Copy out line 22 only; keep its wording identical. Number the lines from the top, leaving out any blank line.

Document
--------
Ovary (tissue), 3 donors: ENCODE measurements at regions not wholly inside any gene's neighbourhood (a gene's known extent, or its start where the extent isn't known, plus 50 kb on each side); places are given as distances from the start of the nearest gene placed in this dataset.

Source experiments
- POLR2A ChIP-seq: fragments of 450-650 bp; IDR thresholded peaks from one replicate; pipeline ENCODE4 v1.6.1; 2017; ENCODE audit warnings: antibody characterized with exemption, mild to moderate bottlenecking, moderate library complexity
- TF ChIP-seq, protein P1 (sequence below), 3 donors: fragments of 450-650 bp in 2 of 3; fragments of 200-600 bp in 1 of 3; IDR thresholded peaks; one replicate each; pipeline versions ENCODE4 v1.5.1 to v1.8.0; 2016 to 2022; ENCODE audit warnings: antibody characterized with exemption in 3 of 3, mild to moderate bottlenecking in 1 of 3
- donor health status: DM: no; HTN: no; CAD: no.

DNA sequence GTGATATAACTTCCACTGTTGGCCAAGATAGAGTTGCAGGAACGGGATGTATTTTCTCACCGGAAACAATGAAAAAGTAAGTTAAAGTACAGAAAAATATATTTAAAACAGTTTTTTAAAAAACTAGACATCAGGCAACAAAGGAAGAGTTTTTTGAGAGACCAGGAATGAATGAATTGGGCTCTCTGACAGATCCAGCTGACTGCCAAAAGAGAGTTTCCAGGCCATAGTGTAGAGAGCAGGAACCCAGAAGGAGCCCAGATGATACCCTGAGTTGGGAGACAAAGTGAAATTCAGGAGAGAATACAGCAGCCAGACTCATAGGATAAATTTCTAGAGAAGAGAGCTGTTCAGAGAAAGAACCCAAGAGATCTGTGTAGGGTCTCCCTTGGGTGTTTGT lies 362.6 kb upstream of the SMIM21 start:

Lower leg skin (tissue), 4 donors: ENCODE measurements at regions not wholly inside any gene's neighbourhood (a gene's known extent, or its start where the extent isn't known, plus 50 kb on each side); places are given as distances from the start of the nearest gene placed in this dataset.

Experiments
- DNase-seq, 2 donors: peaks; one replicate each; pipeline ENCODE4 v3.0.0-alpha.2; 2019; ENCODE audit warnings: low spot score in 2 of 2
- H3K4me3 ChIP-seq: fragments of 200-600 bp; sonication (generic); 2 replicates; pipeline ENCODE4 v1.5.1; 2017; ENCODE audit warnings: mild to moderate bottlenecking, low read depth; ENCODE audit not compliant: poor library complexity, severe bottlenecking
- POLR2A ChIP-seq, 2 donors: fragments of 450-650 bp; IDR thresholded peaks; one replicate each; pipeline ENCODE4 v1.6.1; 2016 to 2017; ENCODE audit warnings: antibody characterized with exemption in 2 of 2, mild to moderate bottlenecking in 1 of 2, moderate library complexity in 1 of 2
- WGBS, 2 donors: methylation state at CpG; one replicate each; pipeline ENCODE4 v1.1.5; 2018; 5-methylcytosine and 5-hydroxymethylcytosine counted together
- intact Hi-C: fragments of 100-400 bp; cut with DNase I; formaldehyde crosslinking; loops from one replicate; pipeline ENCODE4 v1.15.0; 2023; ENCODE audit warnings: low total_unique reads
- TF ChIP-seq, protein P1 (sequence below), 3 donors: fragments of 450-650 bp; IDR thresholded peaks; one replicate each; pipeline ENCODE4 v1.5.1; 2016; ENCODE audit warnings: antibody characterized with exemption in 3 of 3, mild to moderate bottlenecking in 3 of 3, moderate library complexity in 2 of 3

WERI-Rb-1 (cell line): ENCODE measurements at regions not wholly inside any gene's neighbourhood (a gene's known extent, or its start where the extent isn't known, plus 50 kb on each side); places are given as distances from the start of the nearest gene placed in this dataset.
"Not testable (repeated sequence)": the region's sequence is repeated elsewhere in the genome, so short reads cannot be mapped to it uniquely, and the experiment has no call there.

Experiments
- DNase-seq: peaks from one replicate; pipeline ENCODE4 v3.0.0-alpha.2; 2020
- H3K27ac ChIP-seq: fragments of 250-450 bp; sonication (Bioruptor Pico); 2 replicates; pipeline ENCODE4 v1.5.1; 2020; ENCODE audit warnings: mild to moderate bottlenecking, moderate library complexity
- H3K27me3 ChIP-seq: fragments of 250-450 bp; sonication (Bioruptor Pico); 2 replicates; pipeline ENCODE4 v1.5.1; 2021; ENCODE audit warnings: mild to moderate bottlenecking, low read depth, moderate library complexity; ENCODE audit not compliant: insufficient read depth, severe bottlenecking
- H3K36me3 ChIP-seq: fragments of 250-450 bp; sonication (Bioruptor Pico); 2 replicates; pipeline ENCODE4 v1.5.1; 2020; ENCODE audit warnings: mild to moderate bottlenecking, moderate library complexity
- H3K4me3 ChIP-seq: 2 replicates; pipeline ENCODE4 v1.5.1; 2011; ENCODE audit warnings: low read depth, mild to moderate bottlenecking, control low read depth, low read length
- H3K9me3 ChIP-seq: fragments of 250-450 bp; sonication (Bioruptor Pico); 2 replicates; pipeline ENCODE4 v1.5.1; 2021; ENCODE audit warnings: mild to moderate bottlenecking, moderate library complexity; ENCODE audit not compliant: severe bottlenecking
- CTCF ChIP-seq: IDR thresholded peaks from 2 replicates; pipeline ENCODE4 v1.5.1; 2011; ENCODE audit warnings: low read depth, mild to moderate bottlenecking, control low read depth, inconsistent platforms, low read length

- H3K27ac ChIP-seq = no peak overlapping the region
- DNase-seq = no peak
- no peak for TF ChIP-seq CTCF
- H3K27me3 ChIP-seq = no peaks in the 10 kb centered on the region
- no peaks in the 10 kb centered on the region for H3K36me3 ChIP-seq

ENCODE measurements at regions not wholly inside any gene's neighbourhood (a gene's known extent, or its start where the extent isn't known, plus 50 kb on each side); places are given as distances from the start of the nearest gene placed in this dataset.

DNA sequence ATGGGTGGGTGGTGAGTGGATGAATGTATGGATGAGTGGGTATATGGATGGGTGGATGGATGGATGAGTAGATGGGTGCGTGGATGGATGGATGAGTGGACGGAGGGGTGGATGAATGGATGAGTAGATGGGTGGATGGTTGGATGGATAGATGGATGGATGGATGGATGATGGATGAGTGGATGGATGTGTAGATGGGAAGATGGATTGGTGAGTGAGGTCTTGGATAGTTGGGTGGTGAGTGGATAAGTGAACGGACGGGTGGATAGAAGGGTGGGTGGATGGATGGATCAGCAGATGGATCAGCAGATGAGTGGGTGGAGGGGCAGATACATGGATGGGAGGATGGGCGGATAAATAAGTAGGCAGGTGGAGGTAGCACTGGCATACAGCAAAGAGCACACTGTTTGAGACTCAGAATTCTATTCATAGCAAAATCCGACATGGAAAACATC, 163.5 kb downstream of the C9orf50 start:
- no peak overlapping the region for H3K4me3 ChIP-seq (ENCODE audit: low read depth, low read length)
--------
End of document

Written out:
- H3K4me3 ChIP-seq: 2 replicates; pipeline ENCODE4 v1.5.1; 2011; ENCODE audit warnings: low read depth, mild to moderate bottlenecking, control low read depth, low read length